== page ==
Colliery pond was created when the Coal Board constructed a concrete road to facilitate tipping. The road is concealed beneath the grass and acts as a dam. Water plants there include Water Forget-me-not, Bogbean and Purple Loosestrife. Large numbers of creatures are attracted by the pond, such as; toads, Moorhens, Smooth Newts, Swan Mussels plus varieties of damselfly and dragonfly.

Nova Meadow[edit]

A damp area containing moisture loving plants including Lady's Smock, Common Tussock Grass, Meadowsweet, Ragged Robin and Yellow Flag Iris. A pond was created in 2003 to attract wildlife and the southern part of the meadow has been allowed to revert to scrubland to create a habitat for birds such as the Yellowhammer and Linnet. In autumn the scrubland attracts Thrushes, Fieldfares and Redwings which feed on the Hawthorn berries.

Nova Wood[edit]

Much of Nova Wood was felled for pit props to service Gomersal Colliery but the trees have regrown using coppicing techniques to produce multi-stemmed Sessile Oaks and Birch. Nova Wood is carpeted by Bluebells during spring and is a habitat for summer migrant birds such as Chiffchaff and Blackcap.

Nova Beck[edit]

Nova Beck is one of two streams that run through Oakwell, both running north to south. Nova Beck forms the western boundary of Nova Wood and flows through areas of dense wildflowers. Many of the species present such as Yellow Archangel, Wood Anemone and Wild Garlic are good indicators of ancient woodland. Hard Shield Fern, Red Campion and Herb Bennet are also in abundance.

Oakwell Beck[edit]

Oakwell Beck winds its course along the southern boundary of Colliery Field. Along its length can be found exposed coal seams and fossilized 'ripples' from ancient seas.

Oakwell Beck does not support the same diversity of plants as Nova Beck, but in spring and early summer, the wooded areas are thick with Wild Garlic, Lesser Celandine and Bistort. Occasional patches of Lords and Ladies survives in shadier parts. Ash, Alder and Willow make up the majority of the tree cover and provide habitat for Tawny Owls.

Stone Ram[edit]

This Stone Ram statue stands proudly on the lawn in front of the Hall. Its origins are unknown, there is rumour that it once stood above the gates to Dewsbury Brewery, this has unfortunately not been confirmed as yet and the search into its background goes on.

Ghost of Oakwell Hall[edit]

A legend concerns the ghost of William Batt, the owner of the house in 1684. He was a young man of 25, a bachelor whose widowed mother, Elizabeth, lived at Oakwell. The best account of the ghost story comes from the Victorian writer Mrs Gaskell in her "Life of Charlotte Brontë"(1857). Her account is as follows:

"Captain Batt was believed to be far away; his family was at Oakwell; when in the dusk on winter evening, he came stalking along the lane, through the hall and up the stairs, into his own room, where he vanished. He has been killed in duel in London that very same afternoon of December 9th 1684."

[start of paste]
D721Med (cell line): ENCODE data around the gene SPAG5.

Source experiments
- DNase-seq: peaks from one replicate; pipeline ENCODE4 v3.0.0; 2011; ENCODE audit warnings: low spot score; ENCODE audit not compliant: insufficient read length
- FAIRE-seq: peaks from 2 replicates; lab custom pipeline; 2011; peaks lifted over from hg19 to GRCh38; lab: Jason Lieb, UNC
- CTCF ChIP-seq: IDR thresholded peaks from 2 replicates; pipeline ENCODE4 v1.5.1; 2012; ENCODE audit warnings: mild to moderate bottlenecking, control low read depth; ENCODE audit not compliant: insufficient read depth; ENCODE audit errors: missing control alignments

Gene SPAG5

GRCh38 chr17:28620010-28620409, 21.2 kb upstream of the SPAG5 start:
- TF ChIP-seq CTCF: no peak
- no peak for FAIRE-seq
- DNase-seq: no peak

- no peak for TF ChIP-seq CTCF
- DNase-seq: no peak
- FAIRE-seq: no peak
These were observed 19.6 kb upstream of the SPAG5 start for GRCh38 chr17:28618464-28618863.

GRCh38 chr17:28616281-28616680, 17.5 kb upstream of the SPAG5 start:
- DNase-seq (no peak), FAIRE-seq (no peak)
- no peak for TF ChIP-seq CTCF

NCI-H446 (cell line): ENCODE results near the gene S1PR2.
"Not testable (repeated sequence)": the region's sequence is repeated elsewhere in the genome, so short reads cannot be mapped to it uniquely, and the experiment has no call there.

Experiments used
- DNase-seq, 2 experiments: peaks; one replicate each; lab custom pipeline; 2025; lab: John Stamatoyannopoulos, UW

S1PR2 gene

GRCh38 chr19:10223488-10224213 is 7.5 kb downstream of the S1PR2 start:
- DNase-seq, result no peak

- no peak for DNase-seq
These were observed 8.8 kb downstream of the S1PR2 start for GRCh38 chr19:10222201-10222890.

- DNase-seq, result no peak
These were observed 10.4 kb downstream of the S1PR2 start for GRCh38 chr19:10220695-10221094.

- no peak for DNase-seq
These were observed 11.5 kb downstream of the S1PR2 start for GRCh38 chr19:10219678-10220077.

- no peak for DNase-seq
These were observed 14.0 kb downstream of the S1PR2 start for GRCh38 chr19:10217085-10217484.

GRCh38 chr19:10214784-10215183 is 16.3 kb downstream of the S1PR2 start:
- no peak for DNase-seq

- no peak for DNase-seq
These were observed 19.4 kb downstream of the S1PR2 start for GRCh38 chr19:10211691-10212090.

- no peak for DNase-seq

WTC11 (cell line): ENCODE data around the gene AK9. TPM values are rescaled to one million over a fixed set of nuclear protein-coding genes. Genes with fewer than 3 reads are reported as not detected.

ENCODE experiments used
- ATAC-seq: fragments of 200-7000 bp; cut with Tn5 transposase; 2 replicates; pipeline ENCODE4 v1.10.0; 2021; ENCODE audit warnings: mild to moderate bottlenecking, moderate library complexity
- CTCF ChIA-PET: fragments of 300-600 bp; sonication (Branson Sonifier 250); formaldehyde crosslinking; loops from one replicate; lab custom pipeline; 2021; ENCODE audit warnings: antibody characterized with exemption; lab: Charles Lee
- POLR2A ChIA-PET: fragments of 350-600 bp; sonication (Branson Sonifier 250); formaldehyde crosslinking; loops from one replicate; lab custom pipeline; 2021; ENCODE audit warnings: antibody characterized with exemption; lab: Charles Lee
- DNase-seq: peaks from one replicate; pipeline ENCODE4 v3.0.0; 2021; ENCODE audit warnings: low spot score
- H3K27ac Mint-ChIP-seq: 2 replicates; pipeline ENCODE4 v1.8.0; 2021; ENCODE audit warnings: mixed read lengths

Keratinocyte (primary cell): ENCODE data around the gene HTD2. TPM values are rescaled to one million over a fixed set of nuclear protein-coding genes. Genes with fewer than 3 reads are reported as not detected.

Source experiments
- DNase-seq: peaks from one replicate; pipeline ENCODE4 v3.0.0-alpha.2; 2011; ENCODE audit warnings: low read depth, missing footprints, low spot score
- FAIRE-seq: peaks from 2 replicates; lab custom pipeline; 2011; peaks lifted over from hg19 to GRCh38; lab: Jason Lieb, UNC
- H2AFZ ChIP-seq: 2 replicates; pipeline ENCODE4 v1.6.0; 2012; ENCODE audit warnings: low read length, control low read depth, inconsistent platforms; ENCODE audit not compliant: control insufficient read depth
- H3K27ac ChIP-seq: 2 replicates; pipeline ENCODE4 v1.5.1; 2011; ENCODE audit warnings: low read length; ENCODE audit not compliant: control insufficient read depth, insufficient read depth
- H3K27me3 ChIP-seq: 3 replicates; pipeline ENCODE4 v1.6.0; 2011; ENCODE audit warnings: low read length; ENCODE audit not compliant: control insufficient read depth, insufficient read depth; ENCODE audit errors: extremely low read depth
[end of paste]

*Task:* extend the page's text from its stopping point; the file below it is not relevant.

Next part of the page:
The legend also states that he left a bloody footprint behind in a bedroom.

The historical facts behind the story are as follows:

  • A bond surviving in the archives shows that William was at the Black Swan, Holborn in London on December 9, where he borrowed money.
  • Local diarist Oliver Heywood has two entries recording the death of William; one that he died 'in sport'; the other that he was 'slain by Mr Gream at Barne near London'.
  • William was buried in Birstall on December 30, 1684

Oakwell Hall and the Brontë sisters[edit]

In the 19th century the hall was used as a girls school which was attended by Charlotte Brontë's closest friend Ellen Nussey. Charlotte Brontë visited the hall and was inspired to use Oakwell Hall as the setting for the manor house - Fieldhead, in her novel Shirley.

This excerpt from chapter 11 of Shirley is her description of Oakwell Hall.

" If Fieldhead had few other merits as a building, it might at least be termed picturesque: its irregular architecture, and the grey and mossy colouring communicated by time, gave it a just claim to this epithet. The old latticed windows, the stone porch, the walls, the roof, the chimney-stacks, were rich in crayon touches and sepia lights and shades. The trees behind were fine, bold, and spreading; the cedar on the lawn in front was grand, and the granite urns on the garden wall, the fretted arch of the gateway, were, for an artist, as the very desire of the eye." Charlotte Brontë; Shirley (1849)

Elizabeth Gaskell described the house when discussing Shirley: "From the ‘Bloody Lane’, overshadowed by trees, you come into the field in which Oakwell Hall is situated… The enclosure in front, half court, half garden; the panelled hall, with the gallery opening into the bed-chambers running round; the barbarous peach-coloured drawing-room; the bright look-out through the garden-door upon the grassy lawns and terraces behind, where the soft-hued pigeons still love to coo and strut in the sun, - are described in Shirley. The scenery of that fiction lies close around; the real events which suggested it took place in the immediate neighbourhood." Elizabeth Gaskell; The Life of Charlotte Brontë (1857)

Archaeological work[edit]

View Images Archaeological excavations have been carried out by WYAS with help from 'South Leeds Archaeology', a community group based in Rothwell. May 2008 saw the lawn in front of the hall excavated to reveal post holes probably left from a farm which occupied the site and disappeared from maps between 1834 and 1844.

External links[edit]